I had been an avid fan and supporter of motorcycle road racing in the United States for nearly a decade. I had watched hundreds if not a thousand motorcycle races on TV, assembled an impressive library of recorded races, and had built up a fair amount of knowledge about the sport. But I always felt that there was something more I could do. I had had a notion for the longest time that I could take everything I had learned and everything my mind is capable of and contribute to rebuilding the image and popularity of the sport. In 2013, the year before the sport’s salvation appeared in the form of the KRAVE Group and its MotoAmerica brand, I tried to help the sport. I prepared a 60+ page strategic plan for how to turn the sport’s fortunes around. I will probably never fully know whether that plan made a difference in the sport’s direction. However, even then, I still believed there was more I could do. I still believed I had a bigger contribution to make to the sport that has given me so much.

Last year, an opportunity presented itself to make a bigger contribution. I had met Larry Ward and Roy Dyckman from iHeart Media’s Two Wheel Power Hour Motorcycle Show (TWPH) way back in 2009. It was sheer chance that we stayed at the same Super 8 in Greenfield, Indiana, which would become our annual meeting place for the next five years. The more we saw each other during our annual pilgrimage to the MotoGP weekend, the more Larry and Roy were able to see both my passion for and knowledge of the sport. Larry was even kind enough to give me airtime on the TWPH back in 2013 after I had mailed out my plan to the American motorcycle road racing establishment.

After I moved back to Ohio in 2014, Larry, Roy, and I began to see each other more often at motorcycle events, and eventually we hatched a plan to create a social media platform for the TWPH. As Larry is fond of saying, “Members of your generation probably cannot even find the AM band.” In an evolving world of media, I was able to assist the show in reaching new listeners and positioning it for future growth with a strong social media presence. It was a couple months after we launched the social media platform that the door opened for me to join the ranks of motojournalists.

That opportunity began with the cancellation of the MotoGP race at Indianapolis Motor Speedway for 2016. One of my friends and I were planning on riding to the MotoGP race at Circuit of the Americas in 2016. Both Larry and I realized the opportunity to cover the MotoGP event for the TWPH. We immediately found some airtime for me to acclimate myself with being live on-air, as well as obtaining media credentials for both the MotoGP event and the MotoAmerica season.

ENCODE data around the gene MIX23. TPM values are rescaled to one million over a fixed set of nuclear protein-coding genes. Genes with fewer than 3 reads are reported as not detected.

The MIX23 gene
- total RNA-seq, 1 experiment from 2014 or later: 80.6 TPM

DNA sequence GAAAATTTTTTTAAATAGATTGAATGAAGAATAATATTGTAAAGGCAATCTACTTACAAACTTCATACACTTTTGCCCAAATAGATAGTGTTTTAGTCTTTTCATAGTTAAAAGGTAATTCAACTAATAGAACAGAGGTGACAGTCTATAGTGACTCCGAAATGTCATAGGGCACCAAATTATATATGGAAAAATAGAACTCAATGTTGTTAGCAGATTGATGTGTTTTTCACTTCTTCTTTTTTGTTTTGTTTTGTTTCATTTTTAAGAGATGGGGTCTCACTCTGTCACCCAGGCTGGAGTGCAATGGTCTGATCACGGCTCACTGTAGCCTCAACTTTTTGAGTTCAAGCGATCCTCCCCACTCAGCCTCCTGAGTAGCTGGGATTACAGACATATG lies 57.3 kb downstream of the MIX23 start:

I honestly was not sure what to expect as a new motojournalist. I knew a couple of riders in the MotoAmerica paddock, and had been to a dozen professional motorcycle road racing weekends. However, aside from writing an occasional article for the high school newspaper, I had never “covered” an event in my life. Larry and Roy gave me a few pointers on what they normally did when they covered an event. I also talked quite a bit with my friend Natalie Liebhaber, who covered the old Champ Car World Series for years and continues to cover the college football scene. I figured it was going to be different from the typical fan experience at an event. I realized I was not going to be able to spend every practice session snapping photos from every corner of the track or be able to peruse the vendors on the midway. Little did I realize just how different it would be, or how much I would end up enjoying it.

The MotoGP/MotoAmerica event was probably not a great choice for my first foray into covering a motorsports event. Upon walking into the media center (which is also doubles as a conference/event center during non-motorsports events), I was overwhelmed by both the sheer number of media personnel there (several hundred) as well as the plethora of information available about media scrums, press releases, and lap time sheets. Just trying to find an open spot to set up my laptop in the media center was a challenge, as there were few seats left unclaimed. It was cool to be walking through the VIP/media area behind the garages and seeing the likes of Keanu Reeves just hanging out in a team’s hospitality center, or walking by Yamaha MotoGP team boss Lin Jarvis like he was just any other bloke. However, the entire experience was a bombardment of both the senses and the mind.